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YOLANDA’S DONORS: Who, what, why, how much?

EXACTLY THREE months after Yolanda struck central Philippines, the government launched a worldwide campaign to thank everyone who had rushed to the country’s aid in the super typhoon’s aftermath. 

Aside from print and TV ads, the government also paid for billboards in nine famous cities across the globe – New York, London, Paris, Berlin, Toronto, Tokyo, Seoul, Singapore, and Sydney – expressing the Filipinos’ gratitude for the hand extended to them by people all over the world. Indeed, while Filipinos themselves rushed to help their countrymen in need, the global response to the tragedy was overwhelming. 
“The world has been one with the Philippines in helping rebuild the nation,” the Philippine tourism department said in a statement. Its official “thank you” video also said: “You’re making all the difference.”
Among those receiving these thanks were the major Yolanda aid donors, including: 
The United Nations coordinates international humanitarian assistance through an Inter-Agency Standing Committee or IASC. IASC includes key UN and non-UN humanitarian partners that take charge of coordination, policy development, and decision-making at the global level. It is composed of:
Food and Agriculture Organization of the United Nations (FAO);
United Nations Development Programme (UNDP);
United Nations Population Fund (UNFPA);
United Nations Human Settlements Programme (UN-HABITAT);
The Office of the United Nations High Commissioner for Refugees (UNHCR);
United Nations Children's Fund (UNICEF);
World Food Program (WFP);
World Health Organization (WHO); and
Office for the Coordination of Humanitarian Affairs (OCHA).
IASC also has standing invitation to the International Committee of the Red Cross (ICRC), the International Federation of Red Cross and Red Crescent Societies (IFRC), and the International Organization for Migration (IOM), among others.
The IASC’s head is an Emergency Relief Coordinator whose duty includes appointing a Humanitarian Coordinator (HC) to oversee the interventions in case of complex emergencies in a country. After an HC is designated, a Humanitarian Country Team (HCT) is formed to organize the operations of UN agencies and other international organizations responding to the disaster at the country level. 
Starting the day after Yolanda struck, international humanitarian groups carried out separately and for the HCT, in clusters, an initial survey of the conditions of the affected region. This “needs assessment” survey became the basis of the HCT’s strategic response plan and other separate projects of the organizations. 
Consolidated appeals to donor countries and other agencies for funding are launched using these plans. Donors respond with pledges and commitments to support the projects. With these donations, the channel implements the project by itself or through a partner, which may either be another international nongovernment organization (INGO), a local NGO or a local government unit or LGU.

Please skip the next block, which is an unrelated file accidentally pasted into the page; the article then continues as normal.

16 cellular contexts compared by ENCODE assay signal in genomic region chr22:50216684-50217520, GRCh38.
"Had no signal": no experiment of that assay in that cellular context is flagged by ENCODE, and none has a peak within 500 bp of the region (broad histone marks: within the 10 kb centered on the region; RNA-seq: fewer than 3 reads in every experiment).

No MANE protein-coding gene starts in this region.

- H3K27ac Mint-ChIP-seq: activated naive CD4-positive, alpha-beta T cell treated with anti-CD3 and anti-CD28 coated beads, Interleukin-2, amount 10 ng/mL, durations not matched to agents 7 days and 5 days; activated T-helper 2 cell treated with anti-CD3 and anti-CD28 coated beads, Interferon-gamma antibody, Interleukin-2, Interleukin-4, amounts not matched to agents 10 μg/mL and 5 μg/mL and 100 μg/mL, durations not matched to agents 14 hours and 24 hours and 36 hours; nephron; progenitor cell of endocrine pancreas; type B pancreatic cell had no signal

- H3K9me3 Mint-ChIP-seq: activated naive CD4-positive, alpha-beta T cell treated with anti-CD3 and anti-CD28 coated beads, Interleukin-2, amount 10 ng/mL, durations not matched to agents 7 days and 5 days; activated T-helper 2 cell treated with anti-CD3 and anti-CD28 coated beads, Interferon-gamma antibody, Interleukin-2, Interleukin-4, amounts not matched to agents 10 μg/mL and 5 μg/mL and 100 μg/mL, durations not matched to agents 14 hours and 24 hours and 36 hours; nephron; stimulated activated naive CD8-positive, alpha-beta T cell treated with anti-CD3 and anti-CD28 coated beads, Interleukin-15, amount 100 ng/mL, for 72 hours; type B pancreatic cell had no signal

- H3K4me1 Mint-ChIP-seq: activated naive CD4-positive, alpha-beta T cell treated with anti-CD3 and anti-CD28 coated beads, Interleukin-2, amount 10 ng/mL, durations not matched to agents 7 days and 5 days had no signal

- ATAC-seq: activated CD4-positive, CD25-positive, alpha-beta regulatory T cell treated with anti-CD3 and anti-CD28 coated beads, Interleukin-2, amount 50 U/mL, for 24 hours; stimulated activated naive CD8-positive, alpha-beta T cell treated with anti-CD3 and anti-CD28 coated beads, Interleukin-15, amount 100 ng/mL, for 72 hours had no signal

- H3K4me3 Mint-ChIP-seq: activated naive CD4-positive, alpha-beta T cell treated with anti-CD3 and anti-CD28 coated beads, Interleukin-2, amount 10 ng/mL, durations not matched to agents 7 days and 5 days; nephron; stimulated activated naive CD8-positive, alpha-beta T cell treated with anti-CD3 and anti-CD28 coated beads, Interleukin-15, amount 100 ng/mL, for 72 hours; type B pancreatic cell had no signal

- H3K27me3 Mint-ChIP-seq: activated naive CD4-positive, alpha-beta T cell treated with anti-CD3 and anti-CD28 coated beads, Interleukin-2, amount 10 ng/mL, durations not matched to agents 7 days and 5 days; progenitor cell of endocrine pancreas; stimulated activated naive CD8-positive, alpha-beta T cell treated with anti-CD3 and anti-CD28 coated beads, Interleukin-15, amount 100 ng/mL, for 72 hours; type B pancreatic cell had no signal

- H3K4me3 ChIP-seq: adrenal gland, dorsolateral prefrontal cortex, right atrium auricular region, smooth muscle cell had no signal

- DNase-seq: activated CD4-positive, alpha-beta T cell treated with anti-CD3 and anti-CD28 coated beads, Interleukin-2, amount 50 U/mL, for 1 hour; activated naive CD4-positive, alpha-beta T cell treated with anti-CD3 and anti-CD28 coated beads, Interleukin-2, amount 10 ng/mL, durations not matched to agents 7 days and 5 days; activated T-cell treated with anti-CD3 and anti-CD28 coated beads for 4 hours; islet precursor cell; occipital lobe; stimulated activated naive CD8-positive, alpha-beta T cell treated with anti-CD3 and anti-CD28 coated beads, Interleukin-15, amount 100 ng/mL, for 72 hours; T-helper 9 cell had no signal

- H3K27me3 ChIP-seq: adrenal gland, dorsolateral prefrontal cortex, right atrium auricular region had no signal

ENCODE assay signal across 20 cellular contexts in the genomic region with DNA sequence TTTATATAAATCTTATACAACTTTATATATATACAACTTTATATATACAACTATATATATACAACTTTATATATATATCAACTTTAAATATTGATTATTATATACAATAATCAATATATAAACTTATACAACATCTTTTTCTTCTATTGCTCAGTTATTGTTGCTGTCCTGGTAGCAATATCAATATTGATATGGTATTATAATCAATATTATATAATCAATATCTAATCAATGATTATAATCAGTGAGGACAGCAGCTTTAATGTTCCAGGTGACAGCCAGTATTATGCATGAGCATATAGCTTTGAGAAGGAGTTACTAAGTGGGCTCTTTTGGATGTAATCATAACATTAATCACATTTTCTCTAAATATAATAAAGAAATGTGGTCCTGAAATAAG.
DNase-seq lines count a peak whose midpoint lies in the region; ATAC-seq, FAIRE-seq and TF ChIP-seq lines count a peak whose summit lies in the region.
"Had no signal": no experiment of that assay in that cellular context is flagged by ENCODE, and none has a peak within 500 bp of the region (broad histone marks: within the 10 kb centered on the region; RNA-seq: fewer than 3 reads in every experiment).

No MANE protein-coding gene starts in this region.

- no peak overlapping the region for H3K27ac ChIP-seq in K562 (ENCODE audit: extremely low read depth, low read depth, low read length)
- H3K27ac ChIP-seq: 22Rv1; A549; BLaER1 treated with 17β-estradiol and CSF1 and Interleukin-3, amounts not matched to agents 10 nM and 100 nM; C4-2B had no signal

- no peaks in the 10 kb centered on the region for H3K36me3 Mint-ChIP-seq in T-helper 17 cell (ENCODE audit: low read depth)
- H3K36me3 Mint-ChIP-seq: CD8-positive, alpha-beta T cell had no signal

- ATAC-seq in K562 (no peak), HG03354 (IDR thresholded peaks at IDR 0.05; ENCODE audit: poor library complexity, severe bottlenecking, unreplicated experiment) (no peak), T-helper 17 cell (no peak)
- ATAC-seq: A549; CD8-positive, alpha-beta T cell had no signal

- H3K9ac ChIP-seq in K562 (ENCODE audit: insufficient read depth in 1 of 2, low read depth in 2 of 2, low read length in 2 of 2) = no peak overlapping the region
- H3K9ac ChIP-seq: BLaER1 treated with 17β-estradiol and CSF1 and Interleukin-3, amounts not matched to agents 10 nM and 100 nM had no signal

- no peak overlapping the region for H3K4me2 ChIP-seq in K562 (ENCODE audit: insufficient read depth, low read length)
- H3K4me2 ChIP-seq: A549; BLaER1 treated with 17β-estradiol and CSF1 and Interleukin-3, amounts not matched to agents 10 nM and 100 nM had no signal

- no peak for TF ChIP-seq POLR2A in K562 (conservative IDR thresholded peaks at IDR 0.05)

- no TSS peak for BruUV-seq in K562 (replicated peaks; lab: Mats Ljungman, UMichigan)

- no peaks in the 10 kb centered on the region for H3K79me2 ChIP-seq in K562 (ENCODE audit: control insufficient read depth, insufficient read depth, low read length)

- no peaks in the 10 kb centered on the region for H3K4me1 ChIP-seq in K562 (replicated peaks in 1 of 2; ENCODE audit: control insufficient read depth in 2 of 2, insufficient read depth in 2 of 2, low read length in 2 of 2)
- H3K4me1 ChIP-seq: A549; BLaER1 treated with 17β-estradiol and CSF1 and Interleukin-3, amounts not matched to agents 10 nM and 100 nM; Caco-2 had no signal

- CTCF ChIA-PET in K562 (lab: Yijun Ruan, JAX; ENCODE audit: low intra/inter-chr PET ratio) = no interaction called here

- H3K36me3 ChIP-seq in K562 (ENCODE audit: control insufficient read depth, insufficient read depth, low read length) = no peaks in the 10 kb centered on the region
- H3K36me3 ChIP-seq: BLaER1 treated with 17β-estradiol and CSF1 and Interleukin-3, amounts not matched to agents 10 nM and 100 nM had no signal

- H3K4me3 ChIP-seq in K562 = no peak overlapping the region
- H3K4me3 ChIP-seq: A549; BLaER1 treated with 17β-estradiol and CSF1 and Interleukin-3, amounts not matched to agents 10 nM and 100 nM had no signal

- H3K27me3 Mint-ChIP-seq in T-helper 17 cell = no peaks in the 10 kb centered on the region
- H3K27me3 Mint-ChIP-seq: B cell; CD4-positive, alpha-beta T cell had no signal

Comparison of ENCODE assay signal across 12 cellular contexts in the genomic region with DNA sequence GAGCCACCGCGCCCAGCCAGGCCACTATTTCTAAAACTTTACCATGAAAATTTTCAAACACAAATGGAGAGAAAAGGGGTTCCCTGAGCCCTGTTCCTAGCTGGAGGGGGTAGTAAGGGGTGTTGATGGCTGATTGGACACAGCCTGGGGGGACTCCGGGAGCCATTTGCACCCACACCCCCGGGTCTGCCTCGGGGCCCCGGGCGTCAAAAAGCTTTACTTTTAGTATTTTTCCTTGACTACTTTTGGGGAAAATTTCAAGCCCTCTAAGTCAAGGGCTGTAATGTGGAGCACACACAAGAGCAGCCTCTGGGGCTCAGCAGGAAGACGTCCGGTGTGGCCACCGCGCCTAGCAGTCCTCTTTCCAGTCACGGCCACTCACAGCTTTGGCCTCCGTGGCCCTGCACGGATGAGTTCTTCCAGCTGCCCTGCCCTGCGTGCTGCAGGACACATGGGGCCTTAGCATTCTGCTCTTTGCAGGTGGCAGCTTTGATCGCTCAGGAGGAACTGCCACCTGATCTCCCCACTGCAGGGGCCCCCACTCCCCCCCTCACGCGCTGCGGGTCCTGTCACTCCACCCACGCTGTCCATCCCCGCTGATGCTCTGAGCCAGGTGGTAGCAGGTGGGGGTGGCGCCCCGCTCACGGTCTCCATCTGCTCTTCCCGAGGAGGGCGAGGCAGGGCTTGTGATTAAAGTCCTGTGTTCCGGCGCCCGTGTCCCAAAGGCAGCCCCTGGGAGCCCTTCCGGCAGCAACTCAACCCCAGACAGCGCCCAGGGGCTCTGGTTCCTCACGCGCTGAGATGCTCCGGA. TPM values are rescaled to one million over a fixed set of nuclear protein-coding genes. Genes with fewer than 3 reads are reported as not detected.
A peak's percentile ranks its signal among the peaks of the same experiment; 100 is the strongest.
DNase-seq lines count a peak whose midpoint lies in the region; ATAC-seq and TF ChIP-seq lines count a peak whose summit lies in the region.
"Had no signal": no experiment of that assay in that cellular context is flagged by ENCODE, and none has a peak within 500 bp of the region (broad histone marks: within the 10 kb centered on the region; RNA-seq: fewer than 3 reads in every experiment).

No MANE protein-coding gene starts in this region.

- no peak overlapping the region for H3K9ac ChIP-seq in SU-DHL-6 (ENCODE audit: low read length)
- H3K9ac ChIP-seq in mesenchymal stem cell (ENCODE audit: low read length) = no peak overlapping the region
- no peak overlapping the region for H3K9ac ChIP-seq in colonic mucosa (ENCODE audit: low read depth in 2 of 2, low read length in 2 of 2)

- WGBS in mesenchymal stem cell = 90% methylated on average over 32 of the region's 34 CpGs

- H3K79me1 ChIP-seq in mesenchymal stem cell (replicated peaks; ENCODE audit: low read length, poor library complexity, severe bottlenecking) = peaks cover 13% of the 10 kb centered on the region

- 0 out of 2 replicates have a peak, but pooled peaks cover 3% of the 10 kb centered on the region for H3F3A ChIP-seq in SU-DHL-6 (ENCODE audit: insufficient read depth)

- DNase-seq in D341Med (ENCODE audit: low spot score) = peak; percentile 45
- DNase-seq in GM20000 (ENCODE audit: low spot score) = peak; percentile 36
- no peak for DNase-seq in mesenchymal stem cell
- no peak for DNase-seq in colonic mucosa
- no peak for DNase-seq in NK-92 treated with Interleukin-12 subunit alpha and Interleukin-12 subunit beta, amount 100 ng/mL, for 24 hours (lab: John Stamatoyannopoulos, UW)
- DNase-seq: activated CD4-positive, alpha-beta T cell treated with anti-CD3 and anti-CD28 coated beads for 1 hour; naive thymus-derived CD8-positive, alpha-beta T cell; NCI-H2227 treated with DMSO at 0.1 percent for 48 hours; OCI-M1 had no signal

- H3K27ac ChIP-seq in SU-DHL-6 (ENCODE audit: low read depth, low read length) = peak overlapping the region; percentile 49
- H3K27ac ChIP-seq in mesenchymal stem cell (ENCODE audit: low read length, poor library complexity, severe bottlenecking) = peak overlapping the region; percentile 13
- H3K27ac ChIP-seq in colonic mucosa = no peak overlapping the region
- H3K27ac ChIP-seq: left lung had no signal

Donations received by these organizations are recorded in OCHA’s Financial Tracking System (FTS). The system maintains a list of all donations voluntarily reported to the OCHA by donors and organizations. The list contains donor names, channels, and amounts pledged and contributed to the organization. There is no further information on how the funds are allocated per project, as well as its implementation and beneficiaries.
The UN and its agencies, however, do not only act as channels or conduits for donations. They also manage funds from UN members that may be used to respond to immediate needs, as in the case of disasters.
UN General Assembly Resolution No. 46/182, which outlines the framework for the IASC, also provides for the creation of key funding programs under the organization. These include the Joint Strategic Planning and Appeals Process (described above) and the Central Emergency Response Fund or CERF.
The CERF is a pool of funds from annual contributions of governments, private sector foundations and individuals, reserved specifically for humanitarian assistance. It supports rapid response to emergencies and covers other critical areas not yet funded by donors.


Data from OCHA’s Financial Tracking System as of Oct. 21, 2014, show that the UN used US$25.28 million of CERF, as well as unearmarked funds from FAO, ILO, and UNDP to support its Yolanda-related operations. 
The funds were coursed through other UN agencies and used to support projects and programs under the Strategic Response Plan (SRP). This support from UN agencies, in addition to the funds gathered by UNICEF, make up 17 percent of the funding for the SRP, which had a total funding of US$468 million as of last Oct. 21.

The national committees of UNICEF in various countries, meanwhile, registered the highest amount of funds coming from a UN agency. 
After the appeal for the SRP was launched, UNICEF also launched its own appeal for funding to the UNICEF national committees. These bodies likewise had their own campaigns for funding, which were later downloaded to UNICEF Philippines to support its Yolanda-related operations. 
Scores of foreign governments extended donations in cash and in kind to agencies of the United Nations, international NGOs, and the Philippine government for emergency response and recovery efforts in the typhoon-affected areas. 
The donations by foreign governments, however, were not all captured to the last centavo in the records of the Financial Tracking Service (FTS) of the United Nations Office for the Coordination of Humanitarian Affairs or OCHA.